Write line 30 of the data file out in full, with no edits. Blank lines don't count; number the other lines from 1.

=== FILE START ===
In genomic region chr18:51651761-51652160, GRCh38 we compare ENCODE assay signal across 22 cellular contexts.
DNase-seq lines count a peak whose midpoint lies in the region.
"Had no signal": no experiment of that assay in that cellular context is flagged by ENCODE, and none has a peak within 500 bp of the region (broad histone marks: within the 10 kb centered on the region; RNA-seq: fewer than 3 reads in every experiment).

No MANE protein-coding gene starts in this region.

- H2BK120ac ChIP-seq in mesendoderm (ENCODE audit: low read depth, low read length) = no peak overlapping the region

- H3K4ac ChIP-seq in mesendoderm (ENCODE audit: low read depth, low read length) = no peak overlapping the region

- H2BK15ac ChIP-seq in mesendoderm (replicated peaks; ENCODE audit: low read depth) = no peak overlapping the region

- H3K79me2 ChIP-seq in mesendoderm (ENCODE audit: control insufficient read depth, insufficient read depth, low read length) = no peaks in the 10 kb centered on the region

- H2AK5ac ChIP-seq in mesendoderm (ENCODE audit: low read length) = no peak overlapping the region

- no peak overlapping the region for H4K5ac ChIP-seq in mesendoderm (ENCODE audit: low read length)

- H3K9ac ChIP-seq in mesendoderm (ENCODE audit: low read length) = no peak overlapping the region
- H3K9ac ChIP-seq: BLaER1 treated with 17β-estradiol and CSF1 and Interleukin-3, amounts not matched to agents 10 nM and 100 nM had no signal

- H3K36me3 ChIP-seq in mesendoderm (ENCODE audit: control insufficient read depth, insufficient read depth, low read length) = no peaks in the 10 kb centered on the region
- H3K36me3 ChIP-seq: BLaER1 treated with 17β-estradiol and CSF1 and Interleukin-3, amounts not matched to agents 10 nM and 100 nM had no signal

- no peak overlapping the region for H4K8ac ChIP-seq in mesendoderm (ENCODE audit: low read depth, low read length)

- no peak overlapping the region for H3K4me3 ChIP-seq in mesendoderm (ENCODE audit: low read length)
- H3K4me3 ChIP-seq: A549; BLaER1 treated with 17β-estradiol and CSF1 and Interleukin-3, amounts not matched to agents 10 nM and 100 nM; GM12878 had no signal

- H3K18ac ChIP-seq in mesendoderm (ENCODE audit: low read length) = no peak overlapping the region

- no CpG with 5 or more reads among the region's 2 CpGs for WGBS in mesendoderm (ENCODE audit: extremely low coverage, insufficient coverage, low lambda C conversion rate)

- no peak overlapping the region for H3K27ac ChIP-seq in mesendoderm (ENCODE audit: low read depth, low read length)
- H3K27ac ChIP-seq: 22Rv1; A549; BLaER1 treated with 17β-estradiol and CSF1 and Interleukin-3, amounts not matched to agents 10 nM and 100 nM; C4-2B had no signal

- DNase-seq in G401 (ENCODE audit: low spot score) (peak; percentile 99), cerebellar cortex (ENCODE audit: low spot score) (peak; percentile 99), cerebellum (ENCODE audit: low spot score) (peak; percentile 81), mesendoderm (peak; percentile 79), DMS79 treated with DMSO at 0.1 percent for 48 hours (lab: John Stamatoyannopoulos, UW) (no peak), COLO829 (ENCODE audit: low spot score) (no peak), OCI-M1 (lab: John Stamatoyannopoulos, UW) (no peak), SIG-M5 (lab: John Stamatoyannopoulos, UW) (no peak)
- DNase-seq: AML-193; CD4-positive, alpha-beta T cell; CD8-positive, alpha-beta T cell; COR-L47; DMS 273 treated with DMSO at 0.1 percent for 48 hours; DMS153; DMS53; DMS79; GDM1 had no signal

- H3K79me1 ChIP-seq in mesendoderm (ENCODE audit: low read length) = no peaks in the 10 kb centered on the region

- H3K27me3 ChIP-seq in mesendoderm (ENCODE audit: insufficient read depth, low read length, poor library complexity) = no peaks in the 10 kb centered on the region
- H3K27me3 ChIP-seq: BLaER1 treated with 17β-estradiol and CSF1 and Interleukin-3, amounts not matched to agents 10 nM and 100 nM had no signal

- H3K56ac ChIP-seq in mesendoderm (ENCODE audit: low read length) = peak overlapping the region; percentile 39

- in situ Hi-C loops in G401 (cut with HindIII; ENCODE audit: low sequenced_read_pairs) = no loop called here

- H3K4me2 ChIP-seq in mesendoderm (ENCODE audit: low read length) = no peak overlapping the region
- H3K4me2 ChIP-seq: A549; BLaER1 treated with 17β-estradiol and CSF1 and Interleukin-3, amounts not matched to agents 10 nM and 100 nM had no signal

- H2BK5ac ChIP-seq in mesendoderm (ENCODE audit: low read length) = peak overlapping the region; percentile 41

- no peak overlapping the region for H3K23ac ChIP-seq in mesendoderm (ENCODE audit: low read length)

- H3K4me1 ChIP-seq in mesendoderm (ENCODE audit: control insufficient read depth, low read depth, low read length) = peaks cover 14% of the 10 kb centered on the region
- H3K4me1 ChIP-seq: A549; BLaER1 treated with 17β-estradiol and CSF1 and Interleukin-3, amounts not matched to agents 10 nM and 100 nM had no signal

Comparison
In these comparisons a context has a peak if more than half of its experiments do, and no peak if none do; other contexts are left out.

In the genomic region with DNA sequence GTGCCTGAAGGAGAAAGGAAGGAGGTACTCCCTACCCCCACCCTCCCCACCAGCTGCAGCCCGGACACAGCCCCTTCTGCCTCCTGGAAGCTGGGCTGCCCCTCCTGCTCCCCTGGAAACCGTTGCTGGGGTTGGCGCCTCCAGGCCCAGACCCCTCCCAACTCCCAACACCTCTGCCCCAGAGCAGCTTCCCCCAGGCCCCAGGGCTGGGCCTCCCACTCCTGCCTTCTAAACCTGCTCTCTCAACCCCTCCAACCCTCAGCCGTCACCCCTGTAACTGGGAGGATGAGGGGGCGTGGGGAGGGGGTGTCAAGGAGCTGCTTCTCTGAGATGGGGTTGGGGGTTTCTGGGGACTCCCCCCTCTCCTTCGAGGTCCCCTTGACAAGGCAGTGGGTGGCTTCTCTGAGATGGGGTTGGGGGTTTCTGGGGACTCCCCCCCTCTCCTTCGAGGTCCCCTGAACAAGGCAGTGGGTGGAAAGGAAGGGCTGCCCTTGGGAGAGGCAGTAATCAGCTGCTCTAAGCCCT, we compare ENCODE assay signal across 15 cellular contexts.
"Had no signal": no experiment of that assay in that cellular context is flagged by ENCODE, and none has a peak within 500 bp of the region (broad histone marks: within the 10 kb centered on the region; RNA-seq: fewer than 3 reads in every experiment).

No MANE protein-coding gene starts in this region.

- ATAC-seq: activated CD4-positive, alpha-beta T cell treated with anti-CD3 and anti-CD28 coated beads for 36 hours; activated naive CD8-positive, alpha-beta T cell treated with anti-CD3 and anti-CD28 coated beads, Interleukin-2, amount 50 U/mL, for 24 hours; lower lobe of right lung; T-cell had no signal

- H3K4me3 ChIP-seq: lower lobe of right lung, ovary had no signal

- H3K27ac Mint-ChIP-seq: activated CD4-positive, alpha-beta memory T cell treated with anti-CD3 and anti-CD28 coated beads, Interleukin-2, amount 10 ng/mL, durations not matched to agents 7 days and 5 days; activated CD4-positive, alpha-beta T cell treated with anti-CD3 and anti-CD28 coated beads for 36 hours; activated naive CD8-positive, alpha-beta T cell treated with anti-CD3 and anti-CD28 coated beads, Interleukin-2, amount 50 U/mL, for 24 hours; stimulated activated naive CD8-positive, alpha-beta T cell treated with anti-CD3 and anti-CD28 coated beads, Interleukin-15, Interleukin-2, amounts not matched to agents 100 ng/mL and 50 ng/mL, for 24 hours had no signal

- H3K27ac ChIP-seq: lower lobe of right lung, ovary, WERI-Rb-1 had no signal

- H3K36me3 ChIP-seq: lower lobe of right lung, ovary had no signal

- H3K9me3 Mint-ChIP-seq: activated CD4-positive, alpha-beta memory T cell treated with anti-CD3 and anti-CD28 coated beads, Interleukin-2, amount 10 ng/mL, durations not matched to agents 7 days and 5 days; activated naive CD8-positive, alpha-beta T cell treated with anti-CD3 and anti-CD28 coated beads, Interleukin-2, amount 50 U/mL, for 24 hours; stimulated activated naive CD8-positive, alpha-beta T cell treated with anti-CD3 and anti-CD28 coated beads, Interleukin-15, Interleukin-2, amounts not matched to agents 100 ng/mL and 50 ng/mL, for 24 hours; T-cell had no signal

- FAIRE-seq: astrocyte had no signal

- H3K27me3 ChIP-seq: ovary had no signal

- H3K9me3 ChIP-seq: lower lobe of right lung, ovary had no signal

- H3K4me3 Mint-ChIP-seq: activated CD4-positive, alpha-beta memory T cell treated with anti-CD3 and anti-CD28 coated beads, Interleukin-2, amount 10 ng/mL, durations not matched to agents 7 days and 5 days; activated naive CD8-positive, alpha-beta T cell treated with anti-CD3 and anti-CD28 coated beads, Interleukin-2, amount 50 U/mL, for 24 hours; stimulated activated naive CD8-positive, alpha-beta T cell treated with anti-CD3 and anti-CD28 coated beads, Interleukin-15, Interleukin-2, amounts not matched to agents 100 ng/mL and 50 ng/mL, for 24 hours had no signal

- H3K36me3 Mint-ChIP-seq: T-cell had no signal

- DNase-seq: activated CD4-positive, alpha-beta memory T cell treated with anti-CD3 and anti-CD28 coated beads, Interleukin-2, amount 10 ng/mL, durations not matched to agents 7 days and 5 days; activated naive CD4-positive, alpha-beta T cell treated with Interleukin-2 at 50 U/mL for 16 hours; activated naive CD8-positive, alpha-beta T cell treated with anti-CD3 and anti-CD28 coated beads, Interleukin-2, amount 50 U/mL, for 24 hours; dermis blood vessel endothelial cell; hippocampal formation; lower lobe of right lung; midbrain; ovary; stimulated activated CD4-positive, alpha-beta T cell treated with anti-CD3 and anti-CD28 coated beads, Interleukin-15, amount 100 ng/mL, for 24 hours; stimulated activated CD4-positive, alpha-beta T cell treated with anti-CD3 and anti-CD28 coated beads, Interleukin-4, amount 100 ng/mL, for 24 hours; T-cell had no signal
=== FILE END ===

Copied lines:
- H3K4me2 ChIP-seq: A549; BLaER1 treated with 17β-estradiol and CSF1 and Interleukin-3, amounts not matched to agents 10 nM and 100 nM had no signal